Many non-cyclists are astonished to hear I have three bicycles (this is actually a small number of bikes to own, trust me). On hearing this, there's the inevitable, wide-eyed, slightly disbelieving, “But why three?” With an unspoken hint of, “I'm pretty sure you're insane, but let me make you say it so I'm justified in throwing this quiche in your face and running out of here.”
The answer is simple. I own more than one bicycle because there is more than one kind of bicycle.
You could, in theory, have one large pot in your kitchen in which you make everything, from tea to rice to fried chicken, but most cooks understand that different tasks need different tools. And if you don't, I really don't want to come to your house for dinner, thank you. Oh, I'm sure your one-pot chicken stew will be fantastic, but I'm not so sure I'll want the chicken-flavoured payasam. And the chicken-flavoured-payasam flavoured tea.
I think everyone understands the basic bicycle divide: mountain and road. Even the uninitiated can see that one has fat tyres, suspension and a flat handlebar. The other has thin tyres, no suspension, and, usually, the infamous “racing bars” or “curved bars”, known as drop bars. Those who look closer will see that the frames are different as well. Road bikes and mountain bikes have different stances, and put the rider in different positions relative to the bike itself.
But just as under frying pans there are saute pans, omelette pans, cast-iron pans and so on, there are different kinds of mountain bikes (MTBs), each designed for a certain kind, or intensity, of off-road riding. Some MTBs are cheap and meant simply to ride around the park on unpaved roads. As you go up the range, they can take more and more beating, and eventually you end up at the downhill bikes—heavy, extremely strong machines that can barrel down mountains chomping 30-foot drops with ease.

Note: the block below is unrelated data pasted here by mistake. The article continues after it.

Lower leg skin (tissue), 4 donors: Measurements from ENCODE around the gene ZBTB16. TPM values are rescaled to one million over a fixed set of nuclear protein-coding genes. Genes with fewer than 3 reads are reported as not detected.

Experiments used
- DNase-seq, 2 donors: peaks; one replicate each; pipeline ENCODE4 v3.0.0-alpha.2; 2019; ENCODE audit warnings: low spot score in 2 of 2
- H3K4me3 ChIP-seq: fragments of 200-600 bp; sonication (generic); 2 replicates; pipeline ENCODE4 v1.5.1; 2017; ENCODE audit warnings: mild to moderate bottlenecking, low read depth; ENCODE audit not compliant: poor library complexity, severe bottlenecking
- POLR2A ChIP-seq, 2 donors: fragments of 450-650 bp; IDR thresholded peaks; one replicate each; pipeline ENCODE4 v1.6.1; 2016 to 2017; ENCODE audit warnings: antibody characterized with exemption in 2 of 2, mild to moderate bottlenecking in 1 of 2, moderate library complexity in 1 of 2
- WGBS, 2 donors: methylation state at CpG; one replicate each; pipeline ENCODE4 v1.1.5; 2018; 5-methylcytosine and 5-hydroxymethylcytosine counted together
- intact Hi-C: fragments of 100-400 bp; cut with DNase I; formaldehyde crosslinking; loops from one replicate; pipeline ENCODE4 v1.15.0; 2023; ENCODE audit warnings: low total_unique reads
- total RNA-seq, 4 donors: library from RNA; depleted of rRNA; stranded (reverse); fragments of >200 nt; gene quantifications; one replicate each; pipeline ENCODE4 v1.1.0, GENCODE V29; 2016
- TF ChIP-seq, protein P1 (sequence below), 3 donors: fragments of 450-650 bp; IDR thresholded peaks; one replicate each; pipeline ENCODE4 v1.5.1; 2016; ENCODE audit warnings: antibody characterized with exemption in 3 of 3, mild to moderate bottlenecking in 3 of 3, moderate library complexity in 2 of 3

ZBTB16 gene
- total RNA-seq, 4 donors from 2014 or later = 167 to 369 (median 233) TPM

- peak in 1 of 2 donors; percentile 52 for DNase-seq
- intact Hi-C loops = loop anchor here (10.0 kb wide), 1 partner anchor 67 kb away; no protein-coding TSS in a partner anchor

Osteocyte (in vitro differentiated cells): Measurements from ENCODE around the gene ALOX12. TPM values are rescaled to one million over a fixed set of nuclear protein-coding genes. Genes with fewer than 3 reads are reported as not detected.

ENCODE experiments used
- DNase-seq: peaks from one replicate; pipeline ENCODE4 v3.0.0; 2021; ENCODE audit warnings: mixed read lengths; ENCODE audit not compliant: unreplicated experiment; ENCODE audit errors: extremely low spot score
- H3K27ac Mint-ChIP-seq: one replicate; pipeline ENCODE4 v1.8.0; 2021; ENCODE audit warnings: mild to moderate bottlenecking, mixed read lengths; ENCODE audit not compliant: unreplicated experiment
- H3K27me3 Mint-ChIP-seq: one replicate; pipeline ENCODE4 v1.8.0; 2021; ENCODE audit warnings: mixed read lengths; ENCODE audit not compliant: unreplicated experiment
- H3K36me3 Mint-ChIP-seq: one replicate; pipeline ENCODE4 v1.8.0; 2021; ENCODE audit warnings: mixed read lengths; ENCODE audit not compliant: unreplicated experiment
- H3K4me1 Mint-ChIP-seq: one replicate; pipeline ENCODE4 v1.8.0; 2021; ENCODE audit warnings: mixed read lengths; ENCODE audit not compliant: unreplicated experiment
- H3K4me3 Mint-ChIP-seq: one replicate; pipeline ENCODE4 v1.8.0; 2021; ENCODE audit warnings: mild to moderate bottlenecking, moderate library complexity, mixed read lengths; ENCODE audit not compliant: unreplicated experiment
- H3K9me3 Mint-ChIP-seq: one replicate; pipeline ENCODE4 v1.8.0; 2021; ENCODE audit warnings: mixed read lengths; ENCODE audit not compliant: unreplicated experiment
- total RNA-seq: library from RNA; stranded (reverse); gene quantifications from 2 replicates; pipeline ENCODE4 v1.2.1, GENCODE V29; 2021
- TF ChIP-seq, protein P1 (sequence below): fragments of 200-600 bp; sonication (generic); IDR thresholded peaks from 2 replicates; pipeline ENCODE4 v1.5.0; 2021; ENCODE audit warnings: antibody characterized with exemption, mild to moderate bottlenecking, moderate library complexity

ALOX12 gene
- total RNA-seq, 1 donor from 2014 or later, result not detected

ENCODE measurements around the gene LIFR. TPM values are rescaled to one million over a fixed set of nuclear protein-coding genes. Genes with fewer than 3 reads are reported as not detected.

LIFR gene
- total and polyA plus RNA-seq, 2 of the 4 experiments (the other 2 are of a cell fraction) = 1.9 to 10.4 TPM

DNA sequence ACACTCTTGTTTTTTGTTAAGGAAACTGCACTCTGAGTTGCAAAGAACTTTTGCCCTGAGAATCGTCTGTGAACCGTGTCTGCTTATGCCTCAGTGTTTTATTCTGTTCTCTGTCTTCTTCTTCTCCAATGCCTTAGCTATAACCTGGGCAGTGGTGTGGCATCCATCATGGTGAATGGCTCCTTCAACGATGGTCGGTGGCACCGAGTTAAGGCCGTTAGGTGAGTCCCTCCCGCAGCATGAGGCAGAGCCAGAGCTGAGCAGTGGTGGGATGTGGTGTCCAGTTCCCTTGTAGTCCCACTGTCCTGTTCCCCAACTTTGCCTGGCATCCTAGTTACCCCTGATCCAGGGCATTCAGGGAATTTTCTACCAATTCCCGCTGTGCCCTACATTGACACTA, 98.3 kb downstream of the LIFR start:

Road bikes tend to look very similar to the untrained eye, but sport differences that make some suitable for touring, others for long, fast rides, and still others exclusively for racing. Many of these are in the geometry of the frame, others are in the features available. For instance, a touring frame will have attachment points for racks, while a racing bike won't. A touring frame will put the rider in a comfortable, stable position, while the racing bike will have the rider bent over in a more “aggressive”, aerodynamic position. And there are a range of bikes that are the grey areas in the middle, and yes, the differences between some of these sub-castes can be subtle.
Imagine if cars weren't as expensive and damaging as they are and that we all lived on big estates with tons of garage space. You can see how we might have many kinds of vehicles. Perhaps a good 4WD for off-roading. A large people-carrier for family runs. A plush, quiet car for commuting. A hardcore sports car for track days and Sunday drives in the mountains. A vintage car to tinker with in the evenings. A cheap runabout for quick errands.
That's the good thing about loving cycles, even motorcycles. You don't have to be a billionaire to have a stable.